In view of the four areas of existential leadership and the associated cultural factors and leadership tasks, it becomes clear that leadership is always associated with a special responsibility. That is why every person who leads always focuses first on his or her own self‐image: »Only those who lead themselves can lead«. In everyday organisational life, we encounter many different types and styles of leadership, all of which are also the expression of certain attitudes and basic orientations. Those who choose »leadership in an existential context« are guided by the following image of man:
The guiding principles are human values, which begin with an understanding of the dignity and nature of human beings: their potential freedom and responsibility, as well as their will to take the initiative and personal commitment. The understanding of leadership based on this anthropological foundation is guided by a concept of motivation that sees human beings as essentially oriented towards meaning in life, to commit themselves self‐transcendently to a (common) task and to respond to the enquiries and challenges of existence with free action and behaviour.
This primary motive (»will to meaning«, Viktor E. Frankl) includes the possibility of being‐able, the experience of being of value and the legitimation of selfhood. As fundamental strivings, they encompass the basic structures of our existence in man’s relation to the world, life, self and meaning.«
From this attitude, leadership competence proves itself in the execution of one’s own personal abilities, which focus on three essential areas of competence:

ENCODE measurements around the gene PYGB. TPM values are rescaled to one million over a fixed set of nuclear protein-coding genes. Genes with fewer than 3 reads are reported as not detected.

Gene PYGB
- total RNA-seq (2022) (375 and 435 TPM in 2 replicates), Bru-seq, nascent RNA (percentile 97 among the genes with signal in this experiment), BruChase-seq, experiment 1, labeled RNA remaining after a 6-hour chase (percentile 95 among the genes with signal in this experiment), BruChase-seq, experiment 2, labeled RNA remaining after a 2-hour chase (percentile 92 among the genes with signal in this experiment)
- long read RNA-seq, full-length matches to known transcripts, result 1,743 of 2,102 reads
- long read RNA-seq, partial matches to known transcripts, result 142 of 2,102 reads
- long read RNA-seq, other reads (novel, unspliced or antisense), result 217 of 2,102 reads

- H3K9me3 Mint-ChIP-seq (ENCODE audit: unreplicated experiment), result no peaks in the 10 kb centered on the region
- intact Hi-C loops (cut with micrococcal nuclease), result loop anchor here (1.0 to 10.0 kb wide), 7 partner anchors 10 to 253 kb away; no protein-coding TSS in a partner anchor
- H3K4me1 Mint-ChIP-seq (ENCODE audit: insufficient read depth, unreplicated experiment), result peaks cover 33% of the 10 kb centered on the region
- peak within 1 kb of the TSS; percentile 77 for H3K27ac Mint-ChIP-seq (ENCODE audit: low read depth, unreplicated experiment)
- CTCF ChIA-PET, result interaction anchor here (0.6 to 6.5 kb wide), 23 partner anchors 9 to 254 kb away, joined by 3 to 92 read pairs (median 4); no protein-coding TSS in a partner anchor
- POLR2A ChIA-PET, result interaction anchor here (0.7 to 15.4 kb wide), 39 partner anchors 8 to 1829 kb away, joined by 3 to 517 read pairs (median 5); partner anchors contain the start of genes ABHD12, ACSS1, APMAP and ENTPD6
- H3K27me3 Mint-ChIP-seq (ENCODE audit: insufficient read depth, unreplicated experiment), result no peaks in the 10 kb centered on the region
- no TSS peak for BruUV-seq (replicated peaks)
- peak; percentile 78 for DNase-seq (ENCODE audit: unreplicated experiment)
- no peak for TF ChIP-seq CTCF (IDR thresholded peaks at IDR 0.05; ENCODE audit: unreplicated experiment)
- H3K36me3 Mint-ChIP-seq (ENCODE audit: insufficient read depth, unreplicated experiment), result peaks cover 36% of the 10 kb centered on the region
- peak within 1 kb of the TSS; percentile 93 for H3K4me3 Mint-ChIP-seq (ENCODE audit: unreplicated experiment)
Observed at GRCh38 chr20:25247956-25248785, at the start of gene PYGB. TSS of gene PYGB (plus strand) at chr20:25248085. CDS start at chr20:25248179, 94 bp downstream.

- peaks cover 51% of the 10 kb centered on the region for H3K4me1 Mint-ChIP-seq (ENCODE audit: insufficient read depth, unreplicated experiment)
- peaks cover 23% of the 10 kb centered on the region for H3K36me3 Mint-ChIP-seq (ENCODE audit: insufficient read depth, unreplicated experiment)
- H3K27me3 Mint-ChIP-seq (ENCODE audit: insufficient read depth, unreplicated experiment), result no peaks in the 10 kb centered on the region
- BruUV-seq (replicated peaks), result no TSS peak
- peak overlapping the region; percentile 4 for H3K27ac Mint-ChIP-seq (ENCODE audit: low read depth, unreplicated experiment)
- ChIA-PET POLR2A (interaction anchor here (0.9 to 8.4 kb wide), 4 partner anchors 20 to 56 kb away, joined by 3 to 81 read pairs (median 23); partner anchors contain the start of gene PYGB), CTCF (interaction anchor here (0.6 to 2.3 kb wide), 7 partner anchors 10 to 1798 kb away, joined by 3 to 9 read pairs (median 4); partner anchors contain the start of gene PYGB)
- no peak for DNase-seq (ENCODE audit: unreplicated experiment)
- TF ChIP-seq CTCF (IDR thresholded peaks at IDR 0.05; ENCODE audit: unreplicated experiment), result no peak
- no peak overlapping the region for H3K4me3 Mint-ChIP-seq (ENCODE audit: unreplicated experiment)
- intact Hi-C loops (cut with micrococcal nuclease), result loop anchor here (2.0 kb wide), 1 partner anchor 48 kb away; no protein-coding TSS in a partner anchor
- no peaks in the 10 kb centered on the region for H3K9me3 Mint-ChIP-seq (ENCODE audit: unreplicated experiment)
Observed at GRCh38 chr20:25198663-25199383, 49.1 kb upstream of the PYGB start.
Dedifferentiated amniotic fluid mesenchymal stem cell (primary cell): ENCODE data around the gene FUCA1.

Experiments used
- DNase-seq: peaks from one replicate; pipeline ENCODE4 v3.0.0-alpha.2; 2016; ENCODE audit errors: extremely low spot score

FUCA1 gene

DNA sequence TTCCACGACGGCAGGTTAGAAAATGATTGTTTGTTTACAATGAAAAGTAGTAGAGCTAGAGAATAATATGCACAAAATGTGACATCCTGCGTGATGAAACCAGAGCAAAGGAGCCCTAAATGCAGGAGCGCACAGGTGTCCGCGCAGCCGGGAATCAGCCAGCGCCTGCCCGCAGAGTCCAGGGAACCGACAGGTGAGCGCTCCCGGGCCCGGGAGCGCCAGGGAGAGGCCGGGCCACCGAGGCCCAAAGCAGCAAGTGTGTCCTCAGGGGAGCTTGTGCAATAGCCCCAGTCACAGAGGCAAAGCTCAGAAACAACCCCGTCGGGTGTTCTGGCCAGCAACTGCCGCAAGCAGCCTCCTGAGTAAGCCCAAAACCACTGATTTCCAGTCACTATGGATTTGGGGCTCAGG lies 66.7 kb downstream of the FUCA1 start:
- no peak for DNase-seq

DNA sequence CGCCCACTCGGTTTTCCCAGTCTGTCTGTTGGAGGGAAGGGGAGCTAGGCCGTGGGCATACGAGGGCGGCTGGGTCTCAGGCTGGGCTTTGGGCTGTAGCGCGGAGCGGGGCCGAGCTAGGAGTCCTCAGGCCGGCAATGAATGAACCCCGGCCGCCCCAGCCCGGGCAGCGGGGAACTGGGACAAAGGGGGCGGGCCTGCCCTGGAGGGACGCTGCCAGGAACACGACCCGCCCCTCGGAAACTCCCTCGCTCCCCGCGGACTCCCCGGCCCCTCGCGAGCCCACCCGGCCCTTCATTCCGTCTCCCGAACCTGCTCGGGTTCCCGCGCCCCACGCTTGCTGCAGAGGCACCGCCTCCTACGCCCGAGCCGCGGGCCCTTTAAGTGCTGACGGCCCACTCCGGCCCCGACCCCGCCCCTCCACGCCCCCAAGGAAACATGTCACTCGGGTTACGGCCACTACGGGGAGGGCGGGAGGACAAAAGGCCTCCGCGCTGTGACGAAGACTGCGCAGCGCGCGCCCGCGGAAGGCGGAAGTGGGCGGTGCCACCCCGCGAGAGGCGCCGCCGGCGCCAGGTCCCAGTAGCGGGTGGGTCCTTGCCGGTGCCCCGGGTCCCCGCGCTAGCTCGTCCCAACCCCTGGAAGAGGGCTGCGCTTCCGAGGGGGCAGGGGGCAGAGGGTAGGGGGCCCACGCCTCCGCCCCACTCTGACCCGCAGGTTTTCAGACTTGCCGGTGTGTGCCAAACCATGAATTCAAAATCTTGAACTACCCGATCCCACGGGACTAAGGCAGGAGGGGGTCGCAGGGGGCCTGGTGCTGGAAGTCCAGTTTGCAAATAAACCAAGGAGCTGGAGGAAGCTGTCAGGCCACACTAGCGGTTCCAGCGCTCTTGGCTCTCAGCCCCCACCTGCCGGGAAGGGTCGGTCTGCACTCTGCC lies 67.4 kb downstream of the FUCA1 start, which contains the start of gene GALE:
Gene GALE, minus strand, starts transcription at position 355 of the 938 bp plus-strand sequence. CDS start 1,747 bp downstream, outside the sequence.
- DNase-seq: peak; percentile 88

Reflection on values and motivations, attitudes and perspectives, strengths and weaknesses, personality structures and leadership styles. Anchoring one’s own positioning as a leader in subjective experience.
Aligning processes on the basis of decisions and decisive action; recognising what is essential, setting priorities, focusing on perspectives and achieving goals.
Structuring and coordinating pragmatically and productively, creative interaction, facilitating learning processes.
A leader’s self‐assurance, authenticity and authority will prove their worth in dealing with people, in talking with staff, when it comes to clarifying conflicts, managing crisis situations, confronting and controlling staff, finding creative and constructive solutions, building consensus and fulfilling common tasks.
Last but not least, a manager’s creative skills include motivating employees to find meaning in their work with their professional achievements, to implement the guiding goal of their organisation in their concrete everyday work and finally to contribute to growth and development in the cooperation of all those involved and active.«